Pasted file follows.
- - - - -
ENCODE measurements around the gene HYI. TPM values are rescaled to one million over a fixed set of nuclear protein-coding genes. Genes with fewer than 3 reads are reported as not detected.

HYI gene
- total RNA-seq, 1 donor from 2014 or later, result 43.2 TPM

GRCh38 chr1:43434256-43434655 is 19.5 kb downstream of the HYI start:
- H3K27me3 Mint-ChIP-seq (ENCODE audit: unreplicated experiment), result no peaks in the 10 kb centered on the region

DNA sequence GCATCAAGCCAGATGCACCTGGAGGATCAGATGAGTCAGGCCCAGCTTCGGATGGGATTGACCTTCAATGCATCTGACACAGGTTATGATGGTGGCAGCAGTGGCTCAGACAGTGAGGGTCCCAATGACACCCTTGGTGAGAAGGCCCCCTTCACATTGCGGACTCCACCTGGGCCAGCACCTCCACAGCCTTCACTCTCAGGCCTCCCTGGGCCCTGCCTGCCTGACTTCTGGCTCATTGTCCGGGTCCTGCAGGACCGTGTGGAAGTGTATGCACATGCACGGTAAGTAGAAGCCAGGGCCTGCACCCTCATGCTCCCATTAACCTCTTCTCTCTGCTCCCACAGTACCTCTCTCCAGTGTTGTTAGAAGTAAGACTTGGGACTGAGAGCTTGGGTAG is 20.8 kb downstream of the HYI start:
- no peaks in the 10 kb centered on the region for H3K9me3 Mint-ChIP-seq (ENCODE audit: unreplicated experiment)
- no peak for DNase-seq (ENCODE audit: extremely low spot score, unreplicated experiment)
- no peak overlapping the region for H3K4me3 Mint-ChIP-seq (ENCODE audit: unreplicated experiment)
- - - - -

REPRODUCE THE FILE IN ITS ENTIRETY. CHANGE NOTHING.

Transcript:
ENCODE measurements around the gene HYI. TPM values are rescaled to one million over a fixed set of nuclear protein-coding genes. Genes with fewer than 3 reads are reported as not detected.

HYI gene
- total RNA-seq, 1 donor from 2014 or later, result 43.2 TPM

GRCh38 chr1:43434256-43434655 is 19.5 kb downstream of the HYI start:
- H3K27me3 Mint-ChIP-seq (ENCODE audit: unreplicated experiment), result no peaks in the 10 kb centered on the region

DNA sequence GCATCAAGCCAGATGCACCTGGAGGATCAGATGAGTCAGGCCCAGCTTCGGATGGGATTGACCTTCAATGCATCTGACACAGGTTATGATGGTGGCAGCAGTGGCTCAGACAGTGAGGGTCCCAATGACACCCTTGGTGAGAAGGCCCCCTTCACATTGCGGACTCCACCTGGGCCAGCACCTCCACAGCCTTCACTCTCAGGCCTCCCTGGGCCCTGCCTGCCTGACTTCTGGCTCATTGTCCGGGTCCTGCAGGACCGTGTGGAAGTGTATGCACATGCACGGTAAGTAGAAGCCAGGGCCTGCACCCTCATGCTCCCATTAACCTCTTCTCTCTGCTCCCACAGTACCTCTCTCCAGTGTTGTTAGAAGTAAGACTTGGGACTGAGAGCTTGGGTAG is 20.8 kb downstream of the HYI start:
- no peaks in the 10 kb centered on the region for H3K9me3 Mint-ChIP-seq (ENCODE audit: unreplicated experiment)
- no peak for DNase-seq (ENCODE audit: extremely low spot score, unreplicated experiment)
- no peak overlapping the region for H3K4me3 Mint-ChIP-seq (ENCODE audit: unreplicated experiment)